On Fri, May 19, 2006 at 06:51:55AM -0500, Travis H. wrote:
> As I understand it, when looking at output, one can take a
> hypothetical source model (e.g. "P(0) = 0.3, P(1) = 0.7, all bits
> independent") and come up with a probability that the source may have
> generated that output.  One cannot, however, say what probability such
> a source had generated the output, because there is an infinite number
> of sources (e.g. "P(0) = 0.29999.., P(1) = 7.000...").  Can one say
> that, if the source must be A or B, what probability it actually was A
> (and if so, how)?

You could do this with relatively simple Bayesian classification.
Start with a prior assumption like "As far as I know it is 50/50
that it is source A or B" and then for the output you see you
calculate P(A|output) and P(B|outout) using Bayes rule, your
probabilistic model for the source and P(A) = P(B) = 0.5.

        P(X|O) = P(O|X) P(X)/P(O)

A finite number of sources is not required here, as long as you're
willing to provide a prior distribution over all possible sources
that you can do calculations with.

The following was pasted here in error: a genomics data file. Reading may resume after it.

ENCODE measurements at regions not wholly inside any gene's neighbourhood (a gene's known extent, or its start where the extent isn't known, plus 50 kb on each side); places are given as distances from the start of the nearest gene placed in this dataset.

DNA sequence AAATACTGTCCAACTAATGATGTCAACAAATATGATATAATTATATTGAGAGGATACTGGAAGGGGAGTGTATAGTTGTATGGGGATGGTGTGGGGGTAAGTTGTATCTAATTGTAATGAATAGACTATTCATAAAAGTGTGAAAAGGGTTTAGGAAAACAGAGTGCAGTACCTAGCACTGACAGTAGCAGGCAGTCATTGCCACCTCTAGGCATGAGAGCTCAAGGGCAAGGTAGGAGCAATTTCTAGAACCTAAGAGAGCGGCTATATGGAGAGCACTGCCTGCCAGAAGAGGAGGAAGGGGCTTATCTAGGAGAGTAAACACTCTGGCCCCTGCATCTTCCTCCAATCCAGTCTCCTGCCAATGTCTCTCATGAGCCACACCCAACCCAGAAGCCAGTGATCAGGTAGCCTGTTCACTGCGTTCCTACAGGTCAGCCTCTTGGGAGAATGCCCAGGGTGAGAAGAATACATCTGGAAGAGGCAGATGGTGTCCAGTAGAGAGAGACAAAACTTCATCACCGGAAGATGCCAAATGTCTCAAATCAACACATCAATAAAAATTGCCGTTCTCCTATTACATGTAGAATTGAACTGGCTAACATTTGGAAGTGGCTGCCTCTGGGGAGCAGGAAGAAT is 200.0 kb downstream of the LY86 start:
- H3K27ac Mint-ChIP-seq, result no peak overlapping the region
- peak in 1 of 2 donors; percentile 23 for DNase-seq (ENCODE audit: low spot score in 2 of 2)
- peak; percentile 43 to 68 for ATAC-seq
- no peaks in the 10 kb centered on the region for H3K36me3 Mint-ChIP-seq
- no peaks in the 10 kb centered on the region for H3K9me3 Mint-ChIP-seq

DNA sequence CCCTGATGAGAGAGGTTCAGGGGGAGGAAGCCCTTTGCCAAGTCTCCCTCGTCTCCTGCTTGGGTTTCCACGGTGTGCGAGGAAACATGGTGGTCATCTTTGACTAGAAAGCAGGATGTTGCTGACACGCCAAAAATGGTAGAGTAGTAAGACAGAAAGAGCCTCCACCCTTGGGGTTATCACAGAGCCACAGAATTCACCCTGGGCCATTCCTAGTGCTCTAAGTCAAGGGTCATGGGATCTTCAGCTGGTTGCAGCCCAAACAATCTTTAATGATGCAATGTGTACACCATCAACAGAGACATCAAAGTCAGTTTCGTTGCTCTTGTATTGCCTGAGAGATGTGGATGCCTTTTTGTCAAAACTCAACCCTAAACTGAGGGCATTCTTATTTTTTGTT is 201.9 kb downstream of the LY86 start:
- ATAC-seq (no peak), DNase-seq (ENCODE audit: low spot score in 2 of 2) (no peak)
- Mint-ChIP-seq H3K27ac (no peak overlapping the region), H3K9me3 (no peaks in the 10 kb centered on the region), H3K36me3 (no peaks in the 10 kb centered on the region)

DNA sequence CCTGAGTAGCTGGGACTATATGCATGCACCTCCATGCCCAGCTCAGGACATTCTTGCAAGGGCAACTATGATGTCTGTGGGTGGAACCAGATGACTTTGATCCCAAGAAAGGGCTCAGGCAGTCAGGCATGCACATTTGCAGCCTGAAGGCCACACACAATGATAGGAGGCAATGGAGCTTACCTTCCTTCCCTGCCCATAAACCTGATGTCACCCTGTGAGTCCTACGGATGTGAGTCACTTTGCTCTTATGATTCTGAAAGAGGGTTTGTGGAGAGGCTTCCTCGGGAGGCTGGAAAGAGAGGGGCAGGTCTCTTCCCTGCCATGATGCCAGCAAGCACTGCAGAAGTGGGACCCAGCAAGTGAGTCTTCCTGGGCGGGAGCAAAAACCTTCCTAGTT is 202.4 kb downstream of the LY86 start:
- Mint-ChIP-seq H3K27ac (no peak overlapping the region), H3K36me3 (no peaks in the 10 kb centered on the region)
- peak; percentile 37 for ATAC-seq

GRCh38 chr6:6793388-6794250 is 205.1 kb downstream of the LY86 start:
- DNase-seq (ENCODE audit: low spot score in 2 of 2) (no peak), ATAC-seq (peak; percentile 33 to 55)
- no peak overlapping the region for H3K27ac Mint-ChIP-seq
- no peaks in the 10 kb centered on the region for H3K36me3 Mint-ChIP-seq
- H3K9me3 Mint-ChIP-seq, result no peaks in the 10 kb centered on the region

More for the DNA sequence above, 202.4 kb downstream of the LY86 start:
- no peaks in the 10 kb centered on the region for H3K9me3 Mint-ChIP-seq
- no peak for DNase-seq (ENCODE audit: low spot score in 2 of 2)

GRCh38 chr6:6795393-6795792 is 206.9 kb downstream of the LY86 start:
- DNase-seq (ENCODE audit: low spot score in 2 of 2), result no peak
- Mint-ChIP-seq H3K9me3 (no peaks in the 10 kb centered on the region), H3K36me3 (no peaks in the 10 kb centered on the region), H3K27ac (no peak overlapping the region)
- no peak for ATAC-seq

> Also, it strikes me that it may not be possible to prove something
> cannot be distinguished from random, but that proofs must be of the
> opposite form, i.e. that some source is distinguishable from random.

I think you're still going to run into the problem of deciding what
is random, and that problem will be tied up in your choice of prior
distribution on the sources.

> Am I correct?  Are there any other subtleties in the application of
> statistics to crypto that anyone wishes to describe?  I have yet to
> find a good book on statistics in these kinds of situations, or for
> that matter in any.

I guess the usual proviso: these sort of calculations require
assumptions to make them possible, and the results should not be
confidently applied outside situations where those assumptions are


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